Corruption in healthcare is rife worldwide, finds reportBMJ 2016; 355 doi: https://doi.org/10.1136/bmj.i5522 (Published 12 October 2016) Cite this as: BMJ 2016;355:i5522
- Deborah Cohen,
- Michael Petkov
Corruption is part of doing business in the healthcare sector all over the world and prevents vulnerable people accessing the care or products they need, a report has found.1
Health experts and anticorruption specialists interviewed for the report said that the whole system was broken, as many people, companies, and groups involved in healthcare were placing their private self interests over wider public health goals.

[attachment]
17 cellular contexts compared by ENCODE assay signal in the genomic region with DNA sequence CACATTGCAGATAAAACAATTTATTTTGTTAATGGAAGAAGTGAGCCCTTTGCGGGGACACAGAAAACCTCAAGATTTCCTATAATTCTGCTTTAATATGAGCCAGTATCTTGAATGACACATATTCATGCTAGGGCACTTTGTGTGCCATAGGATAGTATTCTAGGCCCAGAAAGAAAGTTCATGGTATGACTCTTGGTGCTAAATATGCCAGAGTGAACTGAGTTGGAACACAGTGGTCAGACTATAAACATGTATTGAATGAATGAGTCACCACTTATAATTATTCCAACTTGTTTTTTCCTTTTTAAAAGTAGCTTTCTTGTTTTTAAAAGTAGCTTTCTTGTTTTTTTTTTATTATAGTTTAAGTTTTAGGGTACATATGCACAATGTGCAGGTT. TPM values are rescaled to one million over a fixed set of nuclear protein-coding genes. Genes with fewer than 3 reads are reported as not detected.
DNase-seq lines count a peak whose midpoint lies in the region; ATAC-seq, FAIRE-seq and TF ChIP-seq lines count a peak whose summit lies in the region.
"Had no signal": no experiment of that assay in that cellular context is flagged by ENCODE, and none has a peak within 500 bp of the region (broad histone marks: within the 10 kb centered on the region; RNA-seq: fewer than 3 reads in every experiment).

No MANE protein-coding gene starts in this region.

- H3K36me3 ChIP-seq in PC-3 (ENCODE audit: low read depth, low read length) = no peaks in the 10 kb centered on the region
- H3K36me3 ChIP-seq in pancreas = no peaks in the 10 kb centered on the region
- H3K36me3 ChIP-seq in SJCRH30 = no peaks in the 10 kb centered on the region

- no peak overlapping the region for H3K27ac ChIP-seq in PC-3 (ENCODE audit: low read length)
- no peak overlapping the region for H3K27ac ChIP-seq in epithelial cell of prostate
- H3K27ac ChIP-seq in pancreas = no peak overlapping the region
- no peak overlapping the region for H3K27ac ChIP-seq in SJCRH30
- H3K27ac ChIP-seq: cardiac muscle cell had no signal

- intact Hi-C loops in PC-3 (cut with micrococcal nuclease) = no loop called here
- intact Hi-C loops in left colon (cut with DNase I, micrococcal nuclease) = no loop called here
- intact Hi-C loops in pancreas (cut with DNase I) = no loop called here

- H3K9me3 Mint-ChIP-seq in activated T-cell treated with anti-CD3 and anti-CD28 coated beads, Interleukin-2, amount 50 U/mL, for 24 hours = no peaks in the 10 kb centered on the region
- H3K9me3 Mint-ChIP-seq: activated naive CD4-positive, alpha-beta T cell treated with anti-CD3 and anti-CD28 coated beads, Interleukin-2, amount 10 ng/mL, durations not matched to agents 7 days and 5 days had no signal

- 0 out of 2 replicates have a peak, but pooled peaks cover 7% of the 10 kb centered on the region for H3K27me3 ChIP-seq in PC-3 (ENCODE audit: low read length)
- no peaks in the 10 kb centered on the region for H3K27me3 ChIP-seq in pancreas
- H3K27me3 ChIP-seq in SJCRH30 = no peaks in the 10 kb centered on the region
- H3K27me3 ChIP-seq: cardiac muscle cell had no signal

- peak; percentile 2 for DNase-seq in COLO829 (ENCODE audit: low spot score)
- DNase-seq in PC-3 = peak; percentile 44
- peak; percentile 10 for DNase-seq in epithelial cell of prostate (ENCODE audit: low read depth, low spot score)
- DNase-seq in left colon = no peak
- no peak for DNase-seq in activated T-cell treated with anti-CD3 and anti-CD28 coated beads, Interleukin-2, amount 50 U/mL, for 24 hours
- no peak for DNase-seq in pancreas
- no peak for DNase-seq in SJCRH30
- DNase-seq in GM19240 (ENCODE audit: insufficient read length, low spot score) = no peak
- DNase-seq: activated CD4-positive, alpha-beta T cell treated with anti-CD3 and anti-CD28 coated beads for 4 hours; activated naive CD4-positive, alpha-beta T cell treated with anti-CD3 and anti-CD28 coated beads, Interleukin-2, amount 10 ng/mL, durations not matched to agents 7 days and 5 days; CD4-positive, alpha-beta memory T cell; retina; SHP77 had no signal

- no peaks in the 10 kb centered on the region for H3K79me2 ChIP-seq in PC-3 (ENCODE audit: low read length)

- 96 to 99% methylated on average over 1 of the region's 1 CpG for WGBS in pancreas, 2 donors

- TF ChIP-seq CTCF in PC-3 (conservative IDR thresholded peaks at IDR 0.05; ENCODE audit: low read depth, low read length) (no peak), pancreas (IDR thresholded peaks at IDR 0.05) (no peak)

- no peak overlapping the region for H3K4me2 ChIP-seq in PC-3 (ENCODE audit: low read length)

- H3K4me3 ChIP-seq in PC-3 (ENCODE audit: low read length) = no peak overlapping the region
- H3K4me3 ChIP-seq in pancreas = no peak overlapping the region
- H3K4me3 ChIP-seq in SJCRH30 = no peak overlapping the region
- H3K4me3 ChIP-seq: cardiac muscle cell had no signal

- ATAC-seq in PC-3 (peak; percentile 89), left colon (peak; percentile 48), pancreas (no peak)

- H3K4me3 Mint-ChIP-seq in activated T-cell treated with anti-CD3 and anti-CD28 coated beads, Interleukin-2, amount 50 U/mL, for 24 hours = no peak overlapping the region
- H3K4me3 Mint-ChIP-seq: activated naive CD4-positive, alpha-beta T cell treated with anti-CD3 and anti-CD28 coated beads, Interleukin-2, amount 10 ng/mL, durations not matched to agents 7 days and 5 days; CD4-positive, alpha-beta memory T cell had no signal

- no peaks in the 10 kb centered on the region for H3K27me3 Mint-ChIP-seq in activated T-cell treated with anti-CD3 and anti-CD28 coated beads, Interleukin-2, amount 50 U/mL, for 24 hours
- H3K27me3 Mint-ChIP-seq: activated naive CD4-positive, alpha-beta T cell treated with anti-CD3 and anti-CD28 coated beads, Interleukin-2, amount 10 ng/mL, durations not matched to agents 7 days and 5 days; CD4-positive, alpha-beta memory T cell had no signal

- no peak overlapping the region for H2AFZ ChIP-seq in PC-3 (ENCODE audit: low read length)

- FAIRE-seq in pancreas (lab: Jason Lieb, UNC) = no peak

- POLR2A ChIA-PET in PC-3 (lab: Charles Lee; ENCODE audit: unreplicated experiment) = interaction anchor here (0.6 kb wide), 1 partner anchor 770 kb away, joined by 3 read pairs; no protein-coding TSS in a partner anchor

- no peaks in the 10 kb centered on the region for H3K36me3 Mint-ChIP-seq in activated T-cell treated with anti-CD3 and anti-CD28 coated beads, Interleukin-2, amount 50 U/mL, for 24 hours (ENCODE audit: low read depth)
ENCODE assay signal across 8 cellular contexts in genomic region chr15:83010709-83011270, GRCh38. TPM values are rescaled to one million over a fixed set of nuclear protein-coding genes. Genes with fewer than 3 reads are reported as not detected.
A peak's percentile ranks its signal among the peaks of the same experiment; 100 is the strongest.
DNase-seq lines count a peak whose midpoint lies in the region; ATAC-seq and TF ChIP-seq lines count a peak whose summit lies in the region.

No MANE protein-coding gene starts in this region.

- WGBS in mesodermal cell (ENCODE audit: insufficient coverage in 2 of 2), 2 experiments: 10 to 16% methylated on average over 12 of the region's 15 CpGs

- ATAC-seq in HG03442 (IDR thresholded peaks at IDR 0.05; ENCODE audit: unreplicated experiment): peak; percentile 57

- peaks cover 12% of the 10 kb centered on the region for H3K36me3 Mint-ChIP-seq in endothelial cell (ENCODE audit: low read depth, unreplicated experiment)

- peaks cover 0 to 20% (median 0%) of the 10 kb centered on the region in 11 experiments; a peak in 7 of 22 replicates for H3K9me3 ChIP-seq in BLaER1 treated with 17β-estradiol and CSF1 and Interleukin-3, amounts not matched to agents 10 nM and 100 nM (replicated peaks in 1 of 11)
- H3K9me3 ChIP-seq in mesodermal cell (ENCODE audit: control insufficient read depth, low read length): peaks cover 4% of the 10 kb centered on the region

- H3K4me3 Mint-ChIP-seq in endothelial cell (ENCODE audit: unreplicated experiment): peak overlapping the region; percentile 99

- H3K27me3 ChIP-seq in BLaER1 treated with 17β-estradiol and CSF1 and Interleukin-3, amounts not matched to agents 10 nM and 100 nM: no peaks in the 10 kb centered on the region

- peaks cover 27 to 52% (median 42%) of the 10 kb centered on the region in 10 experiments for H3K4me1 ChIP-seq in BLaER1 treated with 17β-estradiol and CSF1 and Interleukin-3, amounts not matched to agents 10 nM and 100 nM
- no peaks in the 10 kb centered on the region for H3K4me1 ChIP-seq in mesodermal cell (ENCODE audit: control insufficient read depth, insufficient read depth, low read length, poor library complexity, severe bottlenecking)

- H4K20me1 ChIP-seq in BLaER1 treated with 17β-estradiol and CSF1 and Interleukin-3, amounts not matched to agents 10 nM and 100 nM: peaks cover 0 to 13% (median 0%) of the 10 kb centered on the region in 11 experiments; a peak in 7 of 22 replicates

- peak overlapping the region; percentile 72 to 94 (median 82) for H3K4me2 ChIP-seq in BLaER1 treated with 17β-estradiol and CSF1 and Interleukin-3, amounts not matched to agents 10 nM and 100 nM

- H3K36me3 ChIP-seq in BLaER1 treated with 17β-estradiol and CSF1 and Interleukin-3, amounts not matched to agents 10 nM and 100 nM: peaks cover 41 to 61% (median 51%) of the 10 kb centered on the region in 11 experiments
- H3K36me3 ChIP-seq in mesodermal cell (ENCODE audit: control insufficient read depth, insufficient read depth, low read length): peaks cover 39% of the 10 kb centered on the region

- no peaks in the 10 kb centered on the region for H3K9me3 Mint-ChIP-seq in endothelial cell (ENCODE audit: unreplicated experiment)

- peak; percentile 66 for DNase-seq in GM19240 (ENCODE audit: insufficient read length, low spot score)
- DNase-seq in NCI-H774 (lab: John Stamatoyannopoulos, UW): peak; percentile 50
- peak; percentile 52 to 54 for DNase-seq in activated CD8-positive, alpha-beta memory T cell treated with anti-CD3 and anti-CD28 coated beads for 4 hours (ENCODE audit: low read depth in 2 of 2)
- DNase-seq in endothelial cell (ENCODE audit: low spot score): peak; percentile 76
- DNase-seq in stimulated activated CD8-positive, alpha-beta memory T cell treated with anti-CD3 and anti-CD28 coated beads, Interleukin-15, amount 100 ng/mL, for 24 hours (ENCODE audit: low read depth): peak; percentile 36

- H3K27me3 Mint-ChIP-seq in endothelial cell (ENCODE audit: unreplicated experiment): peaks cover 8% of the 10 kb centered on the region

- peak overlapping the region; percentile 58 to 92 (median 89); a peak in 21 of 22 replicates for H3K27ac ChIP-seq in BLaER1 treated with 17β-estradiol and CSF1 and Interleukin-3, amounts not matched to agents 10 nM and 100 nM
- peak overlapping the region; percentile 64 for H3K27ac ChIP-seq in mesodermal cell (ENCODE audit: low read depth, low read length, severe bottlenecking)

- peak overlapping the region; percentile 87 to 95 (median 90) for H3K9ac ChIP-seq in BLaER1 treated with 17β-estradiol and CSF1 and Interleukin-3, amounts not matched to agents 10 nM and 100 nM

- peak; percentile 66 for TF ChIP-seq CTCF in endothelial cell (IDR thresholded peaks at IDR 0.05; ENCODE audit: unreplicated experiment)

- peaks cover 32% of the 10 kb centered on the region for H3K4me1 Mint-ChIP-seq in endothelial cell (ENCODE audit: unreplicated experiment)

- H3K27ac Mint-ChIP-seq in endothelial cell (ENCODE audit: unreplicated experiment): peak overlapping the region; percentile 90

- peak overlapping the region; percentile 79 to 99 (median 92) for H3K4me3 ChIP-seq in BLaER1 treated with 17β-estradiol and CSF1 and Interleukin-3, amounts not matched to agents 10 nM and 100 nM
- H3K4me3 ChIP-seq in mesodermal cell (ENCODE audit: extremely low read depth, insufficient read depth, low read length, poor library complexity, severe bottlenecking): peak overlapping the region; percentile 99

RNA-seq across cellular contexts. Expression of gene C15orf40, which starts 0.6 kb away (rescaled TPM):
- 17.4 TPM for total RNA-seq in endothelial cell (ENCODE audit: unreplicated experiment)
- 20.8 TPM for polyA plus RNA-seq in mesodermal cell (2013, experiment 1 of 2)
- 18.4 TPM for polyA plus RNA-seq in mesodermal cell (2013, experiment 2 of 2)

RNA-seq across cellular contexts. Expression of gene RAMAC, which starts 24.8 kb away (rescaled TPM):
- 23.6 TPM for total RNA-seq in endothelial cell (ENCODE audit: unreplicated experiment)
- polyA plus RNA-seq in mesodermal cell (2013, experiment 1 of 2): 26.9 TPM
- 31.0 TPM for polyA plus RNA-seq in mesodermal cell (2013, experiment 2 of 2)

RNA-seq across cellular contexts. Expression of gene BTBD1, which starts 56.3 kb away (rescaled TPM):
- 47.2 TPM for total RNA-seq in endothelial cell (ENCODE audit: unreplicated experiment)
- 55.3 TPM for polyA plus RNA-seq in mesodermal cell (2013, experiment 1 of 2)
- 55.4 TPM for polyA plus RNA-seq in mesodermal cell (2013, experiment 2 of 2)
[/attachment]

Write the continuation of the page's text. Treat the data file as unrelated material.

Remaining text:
The report was produced by Transparency International, a charity that fights corruption and has offices in over 100 countries. It defined corruption as “the abuse of entrusted power for private gain.”
The report found corruption throughout the healthcare sector—from among the politicians whose policies may negatively affect public health goals to in how studies are conducted, from marketing and procurement to healthcare delivery.
Sophie Peresson, director of Transparency International’s pharmaceuticals and healthcare programme, said, “From the politician to the patient, corruption has all too sadly become just a part of doing business. But that needs to stop here, and our research is an attempt to begin the fight back. We need a multi-stakeholder approach and a united front against corruption in the health sector. It’s time we all …
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